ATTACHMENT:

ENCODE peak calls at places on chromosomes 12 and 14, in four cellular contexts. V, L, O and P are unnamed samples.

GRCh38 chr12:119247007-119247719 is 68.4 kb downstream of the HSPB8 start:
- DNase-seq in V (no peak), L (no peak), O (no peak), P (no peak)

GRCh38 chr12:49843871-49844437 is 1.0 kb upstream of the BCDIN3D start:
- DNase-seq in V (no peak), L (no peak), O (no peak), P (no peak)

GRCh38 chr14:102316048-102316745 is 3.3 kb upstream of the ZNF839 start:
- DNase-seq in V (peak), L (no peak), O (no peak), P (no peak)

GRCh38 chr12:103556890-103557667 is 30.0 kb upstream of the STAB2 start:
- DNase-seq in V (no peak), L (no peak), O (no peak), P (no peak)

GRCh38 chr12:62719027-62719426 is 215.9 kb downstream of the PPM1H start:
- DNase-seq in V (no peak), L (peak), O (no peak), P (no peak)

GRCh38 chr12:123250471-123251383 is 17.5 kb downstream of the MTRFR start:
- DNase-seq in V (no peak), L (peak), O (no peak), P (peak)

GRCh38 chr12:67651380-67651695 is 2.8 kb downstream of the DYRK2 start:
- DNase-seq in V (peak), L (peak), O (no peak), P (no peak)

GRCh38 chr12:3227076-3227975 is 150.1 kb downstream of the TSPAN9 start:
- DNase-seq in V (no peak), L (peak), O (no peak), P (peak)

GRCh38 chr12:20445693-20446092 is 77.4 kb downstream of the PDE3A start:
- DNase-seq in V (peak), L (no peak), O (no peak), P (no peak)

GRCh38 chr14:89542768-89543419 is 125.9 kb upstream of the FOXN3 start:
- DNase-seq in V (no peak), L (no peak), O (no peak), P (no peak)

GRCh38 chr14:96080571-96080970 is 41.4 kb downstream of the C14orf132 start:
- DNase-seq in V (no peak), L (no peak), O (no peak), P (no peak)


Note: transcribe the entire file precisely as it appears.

ENCODE peak calls at places on chromosomes 12 and 14, in four cellular contexts. V, L, O and P are unnamed samples.

GRCh38 chr12:119247007-119247719 is 68.4 kb downstream of the HSPB8 start:
- DNase-seq in V (no peak), L (no peak), O (no peak), P (no peak)

GRCh38 chr12:49843871-49844437 is 1.0 kb upstream of the BCDIN3D start:
- DNase-seq in V (no peak), L (no peak), O (no peak), P (no peak)

GRCh38 chr14:102316048-102316745 is 3.3 kb upstream of the ZNF839 start:
- DNase-seq in V (peak), L (no peak), O (no peak), P (no peak)

GRCh38 chr12:103556890-103557667 is 30.0 kb upstream of the STAB2 start:
- DNase-seq in V (no peak), L (no peak), O (no peak), P (no peak)

GRCh38 chr12:62719027-62719426 is 215.9 kb downstream of the PPM1H start:
- DNase-seq in V (no peak), L (peak), O (no peak), P (no peak)

GRCh38 chr12:123250471-123251383 is 17.5 kb downstream of the MTRFR start:
- DNase-seq in V (no peak), L (peak), O (no peak), P (peak)

GRCh38 chr12:67651380-67651695 is 2.8 kb downstream of the DYRK2 start:
- DNase-seq in V (peak), L (peak), O (no peak), P (no peak)

GRCh38 chr12:3227076-3227975 is 150.1 kb downstream of the TSPAN9 start:
- DNase-seq in V (no peak), L (peak), O (no peak), P (peak)

GRCh38 chr12:20445693-20446092 is 77.4 kb downstream of the PDE3A start:
- DNase-seq in V (peak), L (no peak), O (no peak), P (no peak)

GRCh38 chr14:89542768-89543419 is 125.9 kb upstream of the FOXN3 start:
- DNase-seq in V (no peak), L (no peak), O (no peak), P (no peak)

GRCh38 chr14:96080571-96080970 is 41.4 kb downstream of the C14orf132 start:
- DNase-seq in V (no peak), L (no peak), O (no peak), P (no peak)